Drug safety and Pharmacovigilance: An overview
Adverse drug reactions (ADRs) have a major impact on public health, reducing patient’s quality of life and imposing a considerable financial burden on the health care systems at a time when many health care systems are under considerable financial strain. All healthcare providers have roles to play in maintaining a balance between a medicine's benefits and risks. Once a drug is available to the public, making a determination about its safety is the shared responsibility of all who are part of the prescribing process, including patients. The role of healthcare professionals is vital in recording and reporting suspected ADRs in order that regulatory agencies are alerted of emerging safety concerns and thereby facilitating timely and appropriate action. Pharmacovigilance is an important exercise for monitoring of drug related issues after marketed in “real world setting”. Pharmacovigilance and all drug related issues are important for everyone whose life is being impacted any way by medical interventions. The evolution of Pharmacovigilance in recent years has growing importance as a science critical to effective clinical practice and public health science. The national Pharmacovigilance centers have become a significant influence on the drug regulatory authorities, at a time when drug safety concerns have become increasingly important in public health and clinical practice. This paper unfolds the basics of drug safety and other important aspects of Pharmacovigilance.
Keywords: Adverse drug reactions, Pharmacovigilance, Drug regulation.
2. Laurence D, John C. A Dictionary of Pharmacology and Clinical Drug Evaluation, 1994.
3. The Importance of Pharmacovigilance, World Health Organization, 2002.
4. Pirmohamed M, Atuah KN, Dodoo ANO and Winstanley P. Pharmacovigilance in developing countries: Requires collaboration between stakeholders to develop novel models of funding. British Medical Journal, 2007; 335:462.
5. Meyboom RH, Egberts AC, Gribnau FW, Hekster YA. Pharmaco vigilance in perspective Drug Safety, 1999; 21(6):429-47.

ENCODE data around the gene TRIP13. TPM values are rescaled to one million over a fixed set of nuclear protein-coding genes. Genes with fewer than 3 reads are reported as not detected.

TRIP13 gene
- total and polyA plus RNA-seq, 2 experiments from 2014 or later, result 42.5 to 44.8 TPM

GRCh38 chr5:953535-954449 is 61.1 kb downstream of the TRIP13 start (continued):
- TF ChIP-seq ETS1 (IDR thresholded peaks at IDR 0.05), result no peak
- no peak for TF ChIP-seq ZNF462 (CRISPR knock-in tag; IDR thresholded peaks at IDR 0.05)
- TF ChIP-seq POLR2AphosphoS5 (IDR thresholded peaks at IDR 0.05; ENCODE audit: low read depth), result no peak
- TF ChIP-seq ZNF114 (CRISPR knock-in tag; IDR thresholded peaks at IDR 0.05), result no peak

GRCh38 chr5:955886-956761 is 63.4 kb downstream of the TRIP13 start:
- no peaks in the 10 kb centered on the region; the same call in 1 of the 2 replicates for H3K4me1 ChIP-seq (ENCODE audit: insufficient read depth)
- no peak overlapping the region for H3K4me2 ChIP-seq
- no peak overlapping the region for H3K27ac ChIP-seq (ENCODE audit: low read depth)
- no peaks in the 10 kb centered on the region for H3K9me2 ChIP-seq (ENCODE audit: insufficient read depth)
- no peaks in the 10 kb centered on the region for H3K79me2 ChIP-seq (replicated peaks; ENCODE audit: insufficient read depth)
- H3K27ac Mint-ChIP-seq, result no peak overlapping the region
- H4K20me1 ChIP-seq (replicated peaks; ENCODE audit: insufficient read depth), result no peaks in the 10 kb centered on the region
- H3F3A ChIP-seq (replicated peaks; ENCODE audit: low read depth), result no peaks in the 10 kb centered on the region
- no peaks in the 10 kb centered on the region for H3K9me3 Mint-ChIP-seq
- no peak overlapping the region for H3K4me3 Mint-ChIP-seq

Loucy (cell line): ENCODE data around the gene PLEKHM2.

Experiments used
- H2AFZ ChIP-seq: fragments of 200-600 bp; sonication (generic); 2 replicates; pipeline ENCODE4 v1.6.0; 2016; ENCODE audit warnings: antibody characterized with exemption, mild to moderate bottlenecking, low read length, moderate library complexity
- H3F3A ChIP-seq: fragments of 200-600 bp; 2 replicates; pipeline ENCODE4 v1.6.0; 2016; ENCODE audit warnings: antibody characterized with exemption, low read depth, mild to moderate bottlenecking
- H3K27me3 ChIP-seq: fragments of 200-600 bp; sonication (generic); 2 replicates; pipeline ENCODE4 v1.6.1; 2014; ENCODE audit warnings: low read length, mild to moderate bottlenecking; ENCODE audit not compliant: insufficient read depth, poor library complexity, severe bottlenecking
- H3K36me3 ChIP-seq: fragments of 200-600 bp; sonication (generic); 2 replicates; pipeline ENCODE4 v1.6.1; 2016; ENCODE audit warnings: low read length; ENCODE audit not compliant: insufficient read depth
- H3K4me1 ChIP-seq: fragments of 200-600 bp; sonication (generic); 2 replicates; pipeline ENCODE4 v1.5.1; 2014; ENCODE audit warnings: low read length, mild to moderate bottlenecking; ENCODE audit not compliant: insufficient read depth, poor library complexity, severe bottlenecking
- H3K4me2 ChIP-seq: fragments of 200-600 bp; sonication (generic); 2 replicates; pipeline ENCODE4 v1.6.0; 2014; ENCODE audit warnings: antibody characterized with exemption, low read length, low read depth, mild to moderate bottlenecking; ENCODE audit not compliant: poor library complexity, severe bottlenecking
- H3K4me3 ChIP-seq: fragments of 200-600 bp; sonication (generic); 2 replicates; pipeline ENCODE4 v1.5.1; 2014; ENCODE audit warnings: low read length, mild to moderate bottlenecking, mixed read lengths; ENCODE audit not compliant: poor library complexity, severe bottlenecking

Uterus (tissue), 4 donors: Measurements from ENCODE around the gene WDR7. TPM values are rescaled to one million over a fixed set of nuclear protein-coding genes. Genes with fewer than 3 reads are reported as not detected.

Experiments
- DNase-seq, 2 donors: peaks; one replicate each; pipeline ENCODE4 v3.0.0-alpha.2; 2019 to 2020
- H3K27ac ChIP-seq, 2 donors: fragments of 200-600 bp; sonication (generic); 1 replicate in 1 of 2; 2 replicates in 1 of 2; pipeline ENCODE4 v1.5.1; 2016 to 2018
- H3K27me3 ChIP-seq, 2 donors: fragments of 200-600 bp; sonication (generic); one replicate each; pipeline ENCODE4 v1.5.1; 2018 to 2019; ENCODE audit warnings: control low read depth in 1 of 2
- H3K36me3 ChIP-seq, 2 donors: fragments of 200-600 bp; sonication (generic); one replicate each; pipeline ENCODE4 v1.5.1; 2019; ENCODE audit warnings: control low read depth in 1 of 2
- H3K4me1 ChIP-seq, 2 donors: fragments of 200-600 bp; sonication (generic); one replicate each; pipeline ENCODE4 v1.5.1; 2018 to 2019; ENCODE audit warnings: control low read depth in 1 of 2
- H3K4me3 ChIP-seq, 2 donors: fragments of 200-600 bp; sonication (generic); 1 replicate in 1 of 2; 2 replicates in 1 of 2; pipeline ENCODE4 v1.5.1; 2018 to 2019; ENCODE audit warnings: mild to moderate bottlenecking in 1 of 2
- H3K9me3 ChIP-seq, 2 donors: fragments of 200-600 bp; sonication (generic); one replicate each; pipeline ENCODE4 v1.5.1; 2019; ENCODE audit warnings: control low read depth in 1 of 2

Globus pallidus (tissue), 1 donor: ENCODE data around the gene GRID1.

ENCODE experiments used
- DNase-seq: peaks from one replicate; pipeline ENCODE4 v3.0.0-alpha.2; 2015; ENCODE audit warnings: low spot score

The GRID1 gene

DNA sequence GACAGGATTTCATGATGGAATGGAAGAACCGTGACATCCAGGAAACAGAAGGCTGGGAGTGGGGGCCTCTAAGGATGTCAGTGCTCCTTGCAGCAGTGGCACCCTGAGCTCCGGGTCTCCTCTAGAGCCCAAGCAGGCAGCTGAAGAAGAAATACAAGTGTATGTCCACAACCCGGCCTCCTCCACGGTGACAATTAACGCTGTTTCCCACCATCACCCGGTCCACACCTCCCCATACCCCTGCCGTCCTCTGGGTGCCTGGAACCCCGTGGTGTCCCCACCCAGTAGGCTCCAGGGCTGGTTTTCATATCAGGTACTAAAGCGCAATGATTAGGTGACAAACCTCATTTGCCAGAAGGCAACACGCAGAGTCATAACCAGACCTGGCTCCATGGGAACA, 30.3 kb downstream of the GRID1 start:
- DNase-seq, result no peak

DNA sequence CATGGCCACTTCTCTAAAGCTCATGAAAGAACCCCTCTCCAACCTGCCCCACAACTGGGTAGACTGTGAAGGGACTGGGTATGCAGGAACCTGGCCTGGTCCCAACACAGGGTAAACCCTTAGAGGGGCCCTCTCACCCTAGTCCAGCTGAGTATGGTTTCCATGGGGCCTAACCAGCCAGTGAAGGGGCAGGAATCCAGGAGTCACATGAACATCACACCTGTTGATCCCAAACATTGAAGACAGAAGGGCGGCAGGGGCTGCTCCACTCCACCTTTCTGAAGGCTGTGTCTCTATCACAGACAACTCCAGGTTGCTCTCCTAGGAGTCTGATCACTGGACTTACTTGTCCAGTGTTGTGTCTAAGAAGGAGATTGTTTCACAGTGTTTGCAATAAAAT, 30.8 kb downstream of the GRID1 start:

6. WHO. The Importance of Pharmacovigilance, Safety Monitoring of medical products. WHO Geneva 2002.
7. Gupta R, Sheikh A, Strachan D, Anderson HR. Increasing hospital admissions for systemic allergic disorders in England: analysis of national admissions data. BMJ 2003; 327(7424): 1142-3.
8. A short history of involvement in drug safety monitoring by World Health Organization. The importance of Pharmaco vigilance, Safety monitoring of medicinal products. WHO bulletin; 2002.
9. Amery WK; ISPE, "Why there is a need for Pharmacovignance'' Pharmacoepidemiology and Drug Safety, 1999; 8(l):61-4.
10. http://apps.who.int/medicinedocs/en/d/Js6164e/2.html, accessed on 30th November 2018.
11. WHO (2002a) Safety of Medicines: A guide to detecting and reporting adverse drug reactions; why health professionals need to take action. World Health Organization. [cited 12/010/2018]. Available from: http://whqlibdoc.who.int/hq/2002/WHO_EDM_QSM_2002.2.pd
12. Beard K and Lee A. Introduction. In: Adverse drug reactions. London:Pharmaceutical Press, 2006; 1(2):1-22.
13. Pitt B. Drug safety: who is responsible? International Journal of Clinical Practice, 2007; 61 (2):182-183.
14. Van G, Berg, L. Patients' role in reporting adverse drug reactions. Expert Opinion on Drug Safety, 2004; 3 (4):363-368.
15. Morrison G, Walley TJ, Park B K, Breckenridge AM. and Pirmohamed M. Reporting of adverse drug reactions by nurses, The Lancet, 2003; 361 (9366):1347-1348.
16. Ulfvarson J, Mejyr S. and Bergman U. Nurses are increasingly involved in pharmacovigilance in Sweden. Pharmaco epidemiology and Drug Safety, 2007; 16 (5): 532-537.